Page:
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n2dressage
Feb. 28, 2011, 04:01 PM
2000 16.3 hand chestnut TB Gelding. Never raced. USDF scores to 69% at 2nd level. Schooled to 3rd-changes willing but not confirmed. Great basic gaits and is easy to sit. Has always been sound but does have partial paralysis in his larynx that makes noise when he breathes but doesn't affect performance. Can be a difficult ride- tricky to get round and through and keep him there while keeping suppleness and a light feel. Can have an athletic spook but is not dangerous; doesn't buck or rear. Is athletic enough to go up the levels with the right rider.
Where would you price this horse given the market?

netg
Feb. 28, 2011, 04:16 PM
With the scores around 69% - are they that high due to accuracy or movement?

As in, is he a 7 mover? 8 mover?

Lower end based on what I've seen advertised around here for that age, TB, that training, not necessarily a great mover or schoolmaster, but with potential, has been about $20k. Depending on movement, even with the breathing issue (assuming a vet oks him) if he gets matched with the correct rider could be a LOT higher.

This is what I see *advertised* though, as opposed to what's selling - I don't know anyone buying or selling horses at that level of training, so don't know what anyone's paying.

Perfect Pony
Feb. 28, 2011, 04:17 PM
I would say 5-10k, he has a lot of issues. For 20k plus you could get a horse without the issues.

n2dressage
Feb. 28, 2011, 04:24 PM
Scores to 69% is with an amateur rider and a few bobbles during the tests. For instance... test going really well (8's on mediums... etc) then horse has a "moment" during a transition or something and gets a 3. 7 or 8 mover given the day and the warmup. Breathing was assessed when younger and didn't cause a problem when horse was doing eventing years ago.
Judges have said horse is excellent quality and there is no reason FEI is not attainable.

netg
Feb. 28, 2011, 04:24 PM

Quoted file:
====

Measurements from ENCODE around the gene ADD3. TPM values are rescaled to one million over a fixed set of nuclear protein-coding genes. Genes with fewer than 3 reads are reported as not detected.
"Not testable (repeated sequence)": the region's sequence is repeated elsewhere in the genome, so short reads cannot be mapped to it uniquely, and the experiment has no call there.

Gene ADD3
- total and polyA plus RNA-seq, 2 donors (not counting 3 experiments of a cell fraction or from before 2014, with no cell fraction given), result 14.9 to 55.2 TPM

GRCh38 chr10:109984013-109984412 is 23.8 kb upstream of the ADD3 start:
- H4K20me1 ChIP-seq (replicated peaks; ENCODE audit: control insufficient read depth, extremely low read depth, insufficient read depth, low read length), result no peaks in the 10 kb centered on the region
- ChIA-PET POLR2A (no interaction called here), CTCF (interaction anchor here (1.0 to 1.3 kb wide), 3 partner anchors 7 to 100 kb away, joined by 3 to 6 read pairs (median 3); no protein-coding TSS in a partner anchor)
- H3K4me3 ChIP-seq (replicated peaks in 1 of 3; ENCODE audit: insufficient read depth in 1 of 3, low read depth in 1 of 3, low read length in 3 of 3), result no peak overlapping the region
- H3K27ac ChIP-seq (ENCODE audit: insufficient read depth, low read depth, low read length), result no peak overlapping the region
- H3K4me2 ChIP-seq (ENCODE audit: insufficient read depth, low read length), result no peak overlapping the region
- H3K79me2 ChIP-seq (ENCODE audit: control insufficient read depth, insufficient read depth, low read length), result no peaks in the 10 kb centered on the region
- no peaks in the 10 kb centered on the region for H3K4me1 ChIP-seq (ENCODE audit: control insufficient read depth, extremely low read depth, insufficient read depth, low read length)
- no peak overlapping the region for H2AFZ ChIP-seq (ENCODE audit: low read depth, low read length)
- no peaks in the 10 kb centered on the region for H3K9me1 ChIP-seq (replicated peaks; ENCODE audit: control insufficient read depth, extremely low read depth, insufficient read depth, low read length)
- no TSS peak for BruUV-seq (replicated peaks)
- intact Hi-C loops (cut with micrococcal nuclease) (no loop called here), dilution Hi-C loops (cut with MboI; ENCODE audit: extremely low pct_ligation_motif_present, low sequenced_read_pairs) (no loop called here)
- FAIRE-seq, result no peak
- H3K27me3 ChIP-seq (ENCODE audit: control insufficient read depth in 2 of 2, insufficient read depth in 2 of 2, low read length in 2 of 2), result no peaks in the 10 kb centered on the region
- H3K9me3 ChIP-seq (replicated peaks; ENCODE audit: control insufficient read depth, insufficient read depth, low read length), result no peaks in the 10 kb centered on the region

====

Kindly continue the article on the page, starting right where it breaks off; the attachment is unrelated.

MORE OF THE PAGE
I would say 5-10k, he has a lot of issues. For 20k plus you could get a horse without the issues.

If the horse were advertised this way, he'd be listed at a lot more, I think:

Beautiful and sensitive 16.3hh sport-bred TB gelding. 10/11 (depending on birthday) year old, showing 2nd level with an amateur scores up to 69%, schooling third level and starting with willing changes. Easy to sit, fantastic gaits with potential to continue advancing up the levels.

I wouldn't expect an ad to mention a breathing sound which doesn't affect the horse's performance any more than I would expect an ad for Warum Nicht to mention floppy ears.

InsideLeg2OutsideRein
Feb. 28, 2011, 04:26 PM
If he was a 6 yo at 2nd, I'd say 8-12k, but as an 11 yo it makes me wonder what his real potential is. Even if he's physically able to do upper level work, is he such a tense horse that he won't be able to relax (hint: "tricky to get round and through"). So if we're looking at a tense 11 yo who doesn't like to go on the bit and is spooky -- that does eliminate the schoolmaster option for a beginning rider, I'd say 5 -7 k max, with the 2nd level scores being the saving grace, and you gottta be lucky to find JUST the right person for him. Also, the breathing issue might be ok for dressage only, but can he go out for a gallop? That would drop the price again.

n2dressage
Feb. 28, 2011, 04:36 PM
Insideleg2outsiderein: Him being 11 and only 2nd/3rd is a function of him being owned by a young amateur that was learning as he was learning and not any reflection on his capability. He has since been leased by an older amateur and while his spookiness was calmed down he is now significantly harder to get round (though from what I hear it is not really due to him being tense per se either). He did event to Training in the past but only that far due to his jumping form and not his breathing issue.

Ad does sound similar to what was posted above by the other poster with no mention of breathing issue and wording such as "looking for a quiet, confident rider".

Would $10-15k be the right ballpark?

Perfect Pony
Feb. 28, 2011, 04:44 PM
Judges have said horse is excellent quality and there is no reason FEI is not attainable.

The problem is, you can find really nice 4-7 year old horses showing at first level that are well bred WBs, 7-8 movers, scoring high or winning at 1st level, that don't have breathing or tension or "spooky" issues in the 20-30k range that would be a much better investment for someone truly looking to go up the levels.

People just don't buy the OPs type of horse to move up the levels with, you have to find someone who wants to stick with 2nd level on a quirky horse, and maybe move up to third, and they are going to pay significantly less than 15-20k. Unless you get really really lucky and find someone that just has to have him. I would prepare to sell for less than 10k and be happy to find him a good home. Unless of course he is really spectacular. To really assess people need to see the horse.